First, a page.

Ricci Harnett – Yeah, it is a bit early to say but I speak to Ronnie all the time and it would be great. We’re in talks at the moment about making a short film called Stained.

ZANI – I see you’ve done some theatre work, and appeared in a modern version of The Tempest with Victor Spinetti.  

Ricci Harnett – Victor Spinetti is a lovely fella.

ZANI – John Lennon loved him.

Ricci Harnett – What are you trying to say?

ZANI - He was in the first two Beatles films. Supposedly John Lennon would not do Help unless Victor was in it.

Ricci Harnett – He lives in Chinatown and eats at The Ivy every other day. If you go and see him, he’ll crack open some champagne and tell you stories. He’s got all this Beatles stuff lying around his flat.  At the moment he’s on tour doing his one-man show. It’s based on his autobiography called Up Front. He wanted to call it Fuck Me I Am a Hundred, but his publishers said he’d never get on Richard and Judy to promote it. His anecdotes, and people he has worked with, are phenomenal.

ZANI - Do you do a lot of Theatre?

Ricci Harnett – I used to. I was one of the ‘darlings’ of The Royal Court. Done one of the filthiest plays to ever be put on stage there.  I played a fifteen year old masochist who falls in love with a 40 year leather clad sadist. It was commissioned by Stephen Daldry, who did Billy Elliott.  It was only on for seven nights, I was wrapped in cling film, naked and kicked about the stage. My mum walked out of the performance. I phoned her after the show and said, “Where are you?” She replied, “Back in Watford. I didn’t put you in the game to do that shit.” But it’s about pushing yourself. If I ask myself “Can I do it?” and I think I am not sure, that means “Yeah, do it.” You’ve have got to do stuff that’s outside your comfort zone.

/ricci harnett victor spinetti john lennon zani.j

ZANI – Do you make a good living from acting, because I know it’s a hard game?

Ricci Harnett – If I was chasing the money, I would be doing adverts or some muggy TV show.  I’ve been around the block, and made some mistakes. If I can help it, I don’t want to make any more. I’ve become choosey in what I do. So in between acting, I work as an Addison Lee cab driver. I used to be a motorbike courier, for years, but after breaking a few bones, I thought, ‘I’ve had enough of this’ and got into mini cabbing. I work predominantly nights, I drive all the prostitutes, pimps, the drug dealers.

ZANI – A right Travis Bickle.

Ricci Harnett – I love it, I see London at night.  I’ve carried people out of my car. People have got frisky in my car. But I keep my eyes on the road. I’d rather drive these days, and keep some integrity. I know actors who have got kids, and they have to do adverts. I say fair play to them.

ZANI – But Eastenders and The Bill seem to more acceptable for an actor these days.  I mean ten years ago, you would not have had the likes of Phil Daniels, Garry Beadle, Samantha Janus or Lee Ross residing in Albert Square.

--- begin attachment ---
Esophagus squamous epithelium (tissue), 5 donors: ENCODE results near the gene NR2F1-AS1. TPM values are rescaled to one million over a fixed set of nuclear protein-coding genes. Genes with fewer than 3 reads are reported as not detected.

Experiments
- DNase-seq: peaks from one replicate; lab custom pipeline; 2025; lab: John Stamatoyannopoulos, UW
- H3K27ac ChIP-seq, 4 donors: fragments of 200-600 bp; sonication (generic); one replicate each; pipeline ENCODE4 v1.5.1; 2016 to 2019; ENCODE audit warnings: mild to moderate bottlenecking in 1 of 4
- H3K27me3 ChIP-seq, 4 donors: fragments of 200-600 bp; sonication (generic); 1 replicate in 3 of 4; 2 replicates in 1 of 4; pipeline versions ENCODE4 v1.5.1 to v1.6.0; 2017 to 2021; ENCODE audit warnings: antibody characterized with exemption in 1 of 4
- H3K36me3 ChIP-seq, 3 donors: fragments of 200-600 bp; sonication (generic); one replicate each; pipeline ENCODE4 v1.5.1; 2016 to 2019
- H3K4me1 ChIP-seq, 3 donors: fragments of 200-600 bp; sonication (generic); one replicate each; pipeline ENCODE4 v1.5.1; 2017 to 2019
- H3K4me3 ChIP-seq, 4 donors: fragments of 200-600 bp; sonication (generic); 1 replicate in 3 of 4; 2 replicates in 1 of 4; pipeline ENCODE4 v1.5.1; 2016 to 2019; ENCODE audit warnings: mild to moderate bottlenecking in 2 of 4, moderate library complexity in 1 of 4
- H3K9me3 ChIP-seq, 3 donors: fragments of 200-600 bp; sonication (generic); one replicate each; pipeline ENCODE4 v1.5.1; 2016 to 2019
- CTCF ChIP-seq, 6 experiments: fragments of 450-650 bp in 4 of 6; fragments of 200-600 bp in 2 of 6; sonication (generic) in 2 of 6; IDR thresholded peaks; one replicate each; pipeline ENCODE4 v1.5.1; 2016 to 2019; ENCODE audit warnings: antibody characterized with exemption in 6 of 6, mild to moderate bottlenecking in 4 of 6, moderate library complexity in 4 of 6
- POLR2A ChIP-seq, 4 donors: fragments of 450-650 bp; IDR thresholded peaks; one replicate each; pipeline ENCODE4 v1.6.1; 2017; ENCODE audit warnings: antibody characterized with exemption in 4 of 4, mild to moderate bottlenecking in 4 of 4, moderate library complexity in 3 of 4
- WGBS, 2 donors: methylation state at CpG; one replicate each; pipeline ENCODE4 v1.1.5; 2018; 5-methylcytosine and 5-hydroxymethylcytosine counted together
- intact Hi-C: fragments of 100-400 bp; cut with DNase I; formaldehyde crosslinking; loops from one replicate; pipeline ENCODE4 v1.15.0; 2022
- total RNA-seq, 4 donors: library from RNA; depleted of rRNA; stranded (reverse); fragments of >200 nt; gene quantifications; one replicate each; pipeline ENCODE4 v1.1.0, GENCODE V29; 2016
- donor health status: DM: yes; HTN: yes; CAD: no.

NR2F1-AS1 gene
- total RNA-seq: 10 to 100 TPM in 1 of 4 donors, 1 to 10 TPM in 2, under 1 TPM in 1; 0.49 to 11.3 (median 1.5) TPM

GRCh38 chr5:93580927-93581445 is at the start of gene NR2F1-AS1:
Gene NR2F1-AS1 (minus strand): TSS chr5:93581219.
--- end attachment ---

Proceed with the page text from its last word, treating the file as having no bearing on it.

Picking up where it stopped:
s/Oct2012/ricci harnett zani 3.jpgRicci Harnett - To work on Eastenders, is very tempting. If you look around, there is not a lot of work around. For girls to find work it’s impossible, because it is all about looks. Danny Boyle said to me, “I don’t why girls do it, because they burn so bright for such a short amount of time.”

ZANI – The UK has got to be brave in its film making and in art in general, like I said, move away from the gangster flick. If they do I am sure this will create more opportunities for artists, and the body of work produced will be amazing, a whole new breed. It’s been done before.  They are playing it safe, staying in comfort zone.

Ricci Harnett – The film industry should be subsidised.  When I went to the US with 28 Days Later, they were saying “how much did this film cost?” I was saying “about £8 million”. They were saying “My God” but it was number two in the charts out there. In the US, they can’t make films for that money, because everybody has got to be paid a fortune. But, I would hate it to go that way in the UK.

What I like about the British film industry is if you want to do good work, you’ve got to roll your sleeves up. If I have to do 60 hours in a cab a week, then I’ll do that.

ZANI - Going back to the point about your GSCE in nutters, your show reel on YouTube uses the classic Stones’ track, Sympathy For The Devil. Is that a song you can relate to?

Ricci Harnett - Yeah, I love the opening lyrics, “Please allow me to introduce myself, I’m a man of wealth and taste. I’ve been around for a long, long year.” I also like the idea that song caused so much bedlam in the US, with the Bible belt people.  

ZANI - Finally Ricci, what film would you say inspires you most?

Ricci Harnett - Nil By Mouth. It made me cry.

As Ricci Harnett dropped me off at the train station to catch the last train home, I glanced over my shoulder, to see Ricci drive off into the night. The words of Travis Bickle began ringing in my ears, “Loneliness has followed me my whole life, everywhere. In bars, in cars, sidewalks, stores, everywhere. There's no escape. I'm God's lonely man.” I turned round and walked towards the platform for the final part of my journey, thinking that, for Ricci Harnett, his journey has just begun.


 © Words – Matteo Sedazzari/ZANI
 © Top and Bottom Photos - Laura Perkins



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Read 7565 times Last modified on Friday, 08 May 2015 16:45
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ZANI was conceived in late 2008 and the fan base gradually grew by word of mouth. Key contributors came from those of the music, film and fashion industry and the voice of ZANI grew louder. So, when in 2013 investor, contributor and fan of ZANI Alan McGee* offered his support to help restyle and relaunch the site it was inevitable that traffic would increase dramatically and continues to grow. *Alan McGee co-founder of Creation Records and new label 359 Music..